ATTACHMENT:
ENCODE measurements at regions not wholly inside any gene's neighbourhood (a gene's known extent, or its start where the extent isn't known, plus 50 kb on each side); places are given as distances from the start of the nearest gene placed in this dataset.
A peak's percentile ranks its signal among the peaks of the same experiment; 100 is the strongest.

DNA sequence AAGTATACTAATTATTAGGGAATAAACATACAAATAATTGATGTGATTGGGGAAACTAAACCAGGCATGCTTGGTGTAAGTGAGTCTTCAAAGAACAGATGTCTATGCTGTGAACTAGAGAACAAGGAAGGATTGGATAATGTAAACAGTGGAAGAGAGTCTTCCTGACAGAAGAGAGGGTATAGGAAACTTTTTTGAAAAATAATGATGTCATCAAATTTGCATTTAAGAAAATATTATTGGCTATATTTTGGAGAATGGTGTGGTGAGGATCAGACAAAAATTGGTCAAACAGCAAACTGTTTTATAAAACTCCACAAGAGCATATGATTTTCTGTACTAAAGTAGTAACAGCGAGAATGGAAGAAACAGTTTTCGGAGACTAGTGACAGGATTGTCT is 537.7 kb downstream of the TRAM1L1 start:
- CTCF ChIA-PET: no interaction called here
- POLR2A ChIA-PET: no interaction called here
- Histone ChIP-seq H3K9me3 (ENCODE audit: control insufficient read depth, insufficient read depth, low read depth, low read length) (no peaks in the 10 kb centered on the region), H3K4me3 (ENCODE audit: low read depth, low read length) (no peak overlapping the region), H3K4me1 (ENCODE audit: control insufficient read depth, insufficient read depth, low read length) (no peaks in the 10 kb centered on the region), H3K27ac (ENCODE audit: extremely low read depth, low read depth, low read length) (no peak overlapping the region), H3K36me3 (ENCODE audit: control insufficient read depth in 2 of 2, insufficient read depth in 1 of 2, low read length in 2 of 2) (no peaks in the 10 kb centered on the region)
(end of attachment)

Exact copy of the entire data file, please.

ENCODE measurements at regions not wholly inside any gene's neighbourhood (a gene's known extent, or its start where the extent isn't known, plus 50 kb on each side); places are given as distances from the start of the nearest gene placed in this dataset.
A peak's percentile ranks its signal among the peaks of the same experiment; 100 is the strongest.

DNA sequence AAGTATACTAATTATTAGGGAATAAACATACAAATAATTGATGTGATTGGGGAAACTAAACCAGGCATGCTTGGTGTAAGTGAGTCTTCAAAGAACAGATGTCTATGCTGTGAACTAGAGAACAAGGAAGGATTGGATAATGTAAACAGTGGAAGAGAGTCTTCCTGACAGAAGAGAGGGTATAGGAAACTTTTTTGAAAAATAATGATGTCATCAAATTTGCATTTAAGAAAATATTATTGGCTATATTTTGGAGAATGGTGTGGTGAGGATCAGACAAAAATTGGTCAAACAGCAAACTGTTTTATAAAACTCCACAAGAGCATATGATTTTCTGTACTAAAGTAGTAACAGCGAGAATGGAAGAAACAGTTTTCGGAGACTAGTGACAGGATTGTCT is 537.7 kb downstream of the TRAM1L1 start:
- CTCF ChIA-PET: no interaction called here
- POLR2A ChIA-PET: no interaction called here
- Histone ChIP-seq H3K9me3 (ENCODE audit: control insufficient read depth, insufficient read depth, low read depth, low read length) (no peaks in the 10 kb centered on the region), H3K4me3 (ENCODE audit: low read depth, low read length) (no peak overlapping the region), H3K4me1 (ENCODE audit: control insufficient read depth, insufficient read depth, low read length) (no peaks in the 10 kb centered on the region), H3K27ac (ENCODE audit: extremely low read depth, low read depth, low read length) (no peak overlapping the region), H3K36me3 (ENCODE audit: control insufficient read depth in 2 of 2, insufficient read depth in 1 of 2, low read length in 2 of 2) (no peaks in the 10 kb centered on the region)